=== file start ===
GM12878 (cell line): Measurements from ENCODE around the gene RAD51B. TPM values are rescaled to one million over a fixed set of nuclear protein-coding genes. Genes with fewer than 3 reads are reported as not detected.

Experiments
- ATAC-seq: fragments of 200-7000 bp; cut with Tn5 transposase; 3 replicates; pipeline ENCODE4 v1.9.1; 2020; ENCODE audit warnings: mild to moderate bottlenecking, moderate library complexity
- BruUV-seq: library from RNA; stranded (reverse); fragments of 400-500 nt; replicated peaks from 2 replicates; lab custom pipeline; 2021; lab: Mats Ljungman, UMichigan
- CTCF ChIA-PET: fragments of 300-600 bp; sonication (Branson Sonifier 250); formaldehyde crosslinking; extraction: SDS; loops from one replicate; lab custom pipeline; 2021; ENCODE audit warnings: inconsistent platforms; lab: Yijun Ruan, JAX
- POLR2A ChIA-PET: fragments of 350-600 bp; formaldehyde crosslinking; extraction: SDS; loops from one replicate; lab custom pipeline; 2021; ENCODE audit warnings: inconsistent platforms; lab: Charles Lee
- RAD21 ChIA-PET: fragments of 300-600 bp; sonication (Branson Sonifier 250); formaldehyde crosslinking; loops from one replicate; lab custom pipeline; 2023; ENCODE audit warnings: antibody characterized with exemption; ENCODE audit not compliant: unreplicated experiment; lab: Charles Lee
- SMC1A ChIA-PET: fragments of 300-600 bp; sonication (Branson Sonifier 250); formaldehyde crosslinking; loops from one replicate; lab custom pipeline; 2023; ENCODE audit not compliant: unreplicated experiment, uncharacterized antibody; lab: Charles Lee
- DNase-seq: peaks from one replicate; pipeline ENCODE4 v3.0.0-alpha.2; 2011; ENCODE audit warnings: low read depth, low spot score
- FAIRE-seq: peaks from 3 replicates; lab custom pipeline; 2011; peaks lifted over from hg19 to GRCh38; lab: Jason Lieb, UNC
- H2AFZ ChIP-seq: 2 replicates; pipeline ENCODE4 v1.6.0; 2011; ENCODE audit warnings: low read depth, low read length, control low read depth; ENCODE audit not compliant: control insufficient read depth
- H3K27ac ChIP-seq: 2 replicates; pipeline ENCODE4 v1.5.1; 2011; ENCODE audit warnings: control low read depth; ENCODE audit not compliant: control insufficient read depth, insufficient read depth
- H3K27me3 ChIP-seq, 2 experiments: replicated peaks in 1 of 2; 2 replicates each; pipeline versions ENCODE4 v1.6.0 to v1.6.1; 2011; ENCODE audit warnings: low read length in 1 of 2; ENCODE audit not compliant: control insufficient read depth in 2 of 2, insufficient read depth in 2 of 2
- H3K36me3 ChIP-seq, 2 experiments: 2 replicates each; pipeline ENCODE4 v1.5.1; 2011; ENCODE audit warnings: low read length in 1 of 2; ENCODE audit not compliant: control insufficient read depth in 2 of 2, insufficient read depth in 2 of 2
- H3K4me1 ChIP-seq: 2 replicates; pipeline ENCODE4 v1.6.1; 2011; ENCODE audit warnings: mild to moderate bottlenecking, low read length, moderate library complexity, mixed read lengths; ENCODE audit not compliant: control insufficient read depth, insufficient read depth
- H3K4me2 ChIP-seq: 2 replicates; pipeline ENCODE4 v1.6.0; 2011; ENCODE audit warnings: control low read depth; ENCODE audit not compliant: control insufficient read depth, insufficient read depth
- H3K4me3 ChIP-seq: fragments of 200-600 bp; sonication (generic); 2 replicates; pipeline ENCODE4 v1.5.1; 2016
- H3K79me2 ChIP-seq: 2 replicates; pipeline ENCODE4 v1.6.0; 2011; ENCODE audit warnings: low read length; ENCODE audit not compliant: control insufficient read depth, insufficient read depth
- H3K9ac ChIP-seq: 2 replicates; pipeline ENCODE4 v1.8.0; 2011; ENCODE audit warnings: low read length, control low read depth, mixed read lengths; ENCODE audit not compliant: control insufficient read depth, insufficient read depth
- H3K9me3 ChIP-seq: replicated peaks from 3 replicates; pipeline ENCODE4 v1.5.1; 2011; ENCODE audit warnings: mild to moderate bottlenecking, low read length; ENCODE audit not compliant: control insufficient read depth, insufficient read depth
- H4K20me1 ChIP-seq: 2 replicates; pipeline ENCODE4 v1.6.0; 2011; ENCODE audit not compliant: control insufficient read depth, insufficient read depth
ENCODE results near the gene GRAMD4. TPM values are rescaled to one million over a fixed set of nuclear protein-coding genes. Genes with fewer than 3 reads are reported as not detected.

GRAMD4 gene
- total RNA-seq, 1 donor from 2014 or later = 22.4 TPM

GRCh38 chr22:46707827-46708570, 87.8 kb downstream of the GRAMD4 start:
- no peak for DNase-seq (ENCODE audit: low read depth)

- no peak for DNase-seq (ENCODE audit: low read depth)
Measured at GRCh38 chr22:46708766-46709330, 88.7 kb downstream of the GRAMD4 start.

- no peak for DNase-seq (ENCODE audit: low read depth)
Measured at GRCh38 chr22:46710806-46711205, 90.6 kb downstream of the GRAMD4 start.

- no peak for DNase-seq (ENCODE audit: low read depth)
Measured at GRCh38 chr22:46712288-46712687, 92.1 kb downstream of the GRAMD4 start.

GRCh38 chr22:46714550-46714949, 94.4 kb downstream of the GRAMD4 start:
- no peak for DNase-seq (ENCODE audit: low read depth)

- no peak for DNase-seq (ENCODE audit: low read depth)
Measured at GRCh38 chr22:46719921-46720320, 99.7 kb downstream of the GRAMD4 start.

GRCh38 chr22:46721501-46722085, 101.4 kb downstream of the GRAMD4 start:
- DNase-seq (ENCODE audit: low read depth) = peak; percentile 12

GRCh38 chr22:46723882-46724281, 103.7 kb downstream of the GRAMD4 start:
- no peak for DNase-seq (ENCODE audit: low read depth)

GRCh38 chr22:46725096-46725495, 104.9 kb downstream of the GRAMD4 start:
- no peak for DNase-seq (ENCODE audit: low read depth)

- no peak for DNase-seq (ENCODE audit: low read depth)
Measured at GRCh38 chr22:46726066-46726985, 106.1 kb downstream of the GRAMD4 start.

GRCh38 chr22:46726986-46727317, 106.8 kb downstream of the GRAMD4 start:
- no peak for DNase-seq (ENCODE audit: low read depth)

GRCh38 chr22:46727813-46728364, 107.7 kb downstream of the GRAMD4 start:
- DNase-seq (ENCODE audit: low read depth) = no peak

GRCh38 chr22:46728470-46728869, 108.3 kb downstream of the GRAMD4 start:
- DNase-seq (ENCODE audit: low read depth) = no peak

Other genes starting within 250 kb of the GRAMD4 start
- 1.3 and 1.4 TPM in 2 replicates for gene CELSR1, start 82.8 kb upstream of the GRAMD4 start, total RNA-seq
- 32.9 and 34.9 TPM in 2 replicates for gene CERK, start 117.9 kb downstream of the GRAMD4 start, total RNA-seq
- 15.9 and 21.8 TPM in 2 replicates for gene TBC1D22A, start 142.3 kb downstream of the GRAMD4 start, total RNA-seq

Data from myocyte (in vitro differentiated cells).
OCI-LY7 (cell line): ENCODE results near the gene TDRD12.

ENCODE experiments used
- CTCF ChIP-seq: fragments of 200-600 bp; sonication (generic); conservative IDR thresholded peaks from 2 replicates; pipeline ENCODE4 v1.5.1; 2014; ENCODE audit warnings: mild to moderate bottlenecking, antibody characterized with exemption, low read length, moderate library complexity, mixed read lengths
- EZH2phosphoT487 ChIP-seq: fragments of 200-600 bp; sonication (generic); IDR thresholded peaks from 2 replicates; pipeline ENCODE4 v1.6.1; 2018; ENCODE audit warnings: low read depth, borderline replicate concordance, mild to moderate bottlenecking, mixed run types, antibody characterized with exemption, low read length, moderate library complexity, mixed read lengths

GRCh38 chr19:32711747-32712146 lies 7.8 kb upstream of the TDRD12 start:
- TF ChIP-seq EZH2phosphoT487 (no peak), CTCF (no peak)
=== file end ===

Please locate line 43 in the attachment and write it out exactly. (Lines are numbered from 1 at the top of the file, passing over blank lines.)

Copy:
- no peak for DNase-seq (ENCODE audit: low read depth)